The company’s first product looks like your run of the mill wooden chess board. And that’s part of the charm. Turn it on with the single button, and the system goes to work, tapping into chess AI software built by Stockfish and moving opposing pieces accordingly with an electromagnet attached to a robotic arm hidden under the board.

It’s an overused word in this space, but the effect is downright magical. It’s like playing chess against a ghost — and who hasn’t wanted to do that at some point? Players can challenge the board using 20 different difficulty levels or can play against opponents remotely, via chess.com.

Bhavya Gohil, the co-founder and CEO of Square Off creator InfiVention, told TechCrunch that the product started life as a college project aimed at creating a chess board for people with visual impairment. After a trip to Maker Faire Rome, however, its inventors recognized that the product had the potential for broader appeal.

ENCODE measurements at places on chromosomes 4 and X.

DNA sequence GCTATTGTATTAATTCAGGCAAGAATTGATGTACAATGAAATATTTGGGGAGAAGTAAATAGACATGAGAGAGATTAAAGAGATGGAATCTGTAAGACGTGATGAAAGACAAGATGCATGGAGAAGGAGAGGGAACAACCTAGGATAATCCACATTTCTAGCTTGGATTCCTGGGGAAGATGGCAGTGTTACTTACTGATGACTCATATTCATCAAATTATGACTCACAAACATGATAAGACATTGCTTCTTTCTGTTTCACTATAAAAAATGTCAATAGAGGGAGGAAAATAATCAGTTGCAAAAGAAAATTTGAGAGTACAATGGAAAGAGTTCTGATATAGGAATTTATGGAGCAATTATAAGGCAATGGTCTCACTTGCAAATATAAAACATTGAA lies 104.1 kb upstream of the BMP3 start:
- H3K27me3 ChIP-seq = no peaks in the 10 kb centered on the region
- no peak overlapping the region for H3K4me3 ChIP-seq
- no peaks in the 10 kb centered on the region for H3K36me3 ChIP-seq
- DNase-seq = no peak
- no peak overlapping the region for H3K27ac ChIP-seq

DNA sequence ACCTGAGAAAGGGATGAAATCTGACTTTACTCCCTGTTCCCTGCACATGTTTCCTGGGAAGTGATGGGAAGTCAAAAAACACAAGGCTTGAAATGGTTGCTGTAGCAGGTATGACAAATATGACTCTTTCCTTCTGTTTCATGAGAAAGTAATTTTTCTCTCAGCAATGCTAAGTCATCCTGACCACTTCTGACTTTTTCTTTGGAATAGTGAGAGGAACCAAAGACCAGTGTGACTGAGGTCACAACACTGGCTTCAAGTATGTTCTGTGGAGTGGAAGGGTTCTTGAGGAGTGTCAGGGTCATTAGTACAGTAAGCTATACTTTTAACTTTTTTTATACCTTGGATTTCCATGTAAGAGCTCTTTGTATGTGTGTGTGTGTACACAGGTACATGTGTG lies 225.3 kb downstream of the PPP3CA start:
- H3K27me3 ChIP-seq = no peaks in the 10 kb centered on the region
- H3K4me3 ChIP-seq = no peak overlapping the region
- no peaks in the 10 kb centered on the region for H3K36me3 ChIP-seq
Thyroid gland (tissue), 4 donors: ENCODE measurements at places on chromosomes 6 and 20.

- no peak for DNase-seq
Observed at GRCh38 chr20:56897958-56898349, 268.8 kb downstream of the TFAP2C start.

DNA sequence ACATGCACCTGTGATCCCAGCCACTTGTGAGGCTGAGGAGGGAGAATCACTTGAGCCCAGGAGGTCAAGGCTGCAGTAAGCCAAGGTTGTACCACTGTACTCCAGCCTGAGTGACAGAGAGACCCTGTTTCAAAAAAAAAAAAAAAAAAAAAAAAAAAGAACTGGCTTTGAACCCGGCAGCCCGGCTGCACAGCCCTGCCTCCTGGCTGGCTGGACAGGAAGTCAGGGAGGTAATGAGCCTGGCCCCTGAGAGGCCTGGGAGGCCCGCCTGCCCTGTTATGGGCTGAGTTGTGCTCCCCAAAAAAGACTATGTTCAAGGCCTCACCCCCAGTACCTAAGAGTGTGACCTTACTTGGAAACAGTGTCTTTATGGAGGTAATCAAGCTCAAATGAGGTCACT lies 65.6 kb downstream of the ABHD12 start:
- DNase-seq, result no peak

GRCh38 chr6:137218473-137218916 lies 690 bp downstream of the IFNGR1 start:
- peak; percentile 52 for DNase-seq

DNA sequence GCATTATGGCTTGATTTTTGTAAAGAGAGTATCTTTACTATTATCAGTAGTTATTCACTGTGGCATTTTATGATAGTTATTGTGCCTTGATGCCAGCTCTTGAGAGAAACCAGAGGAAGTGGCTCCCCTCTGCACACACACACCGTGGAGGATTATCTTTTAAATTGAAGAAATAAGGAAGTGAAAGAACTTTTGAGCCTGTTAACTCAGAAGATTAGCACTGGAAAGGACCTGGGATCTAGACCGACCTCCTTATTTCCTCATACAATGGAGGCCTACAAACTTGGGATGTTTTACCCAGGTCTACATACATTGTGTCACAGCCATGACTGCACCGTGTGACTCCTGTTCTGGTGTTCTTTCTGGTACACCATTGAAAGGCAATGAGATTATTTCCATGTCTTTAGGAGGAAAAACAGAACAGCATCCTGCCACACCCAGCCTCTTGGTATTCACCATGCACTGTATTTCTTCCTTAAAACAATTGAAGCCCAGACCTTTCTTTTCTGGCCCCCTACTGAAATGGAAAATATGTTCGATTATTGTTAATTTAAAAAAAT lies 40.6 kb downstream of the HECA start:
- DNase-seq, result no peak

One Kickstarter and another Indiegogo campaign later, the company had raised in excess of $600,000 for the project. After a year learning the manufacturing ropes in China, the company began shipping retail products in March of last year, launching a website the following month. In October, the product landed on Amazon, tripling sales for the holiday. All told, the company has sold 9,000 units — not bad for a chess startup charging $369 a pop. A majority of those (80 percent) have been sold in the U.S., with the remainder being sold in Europe.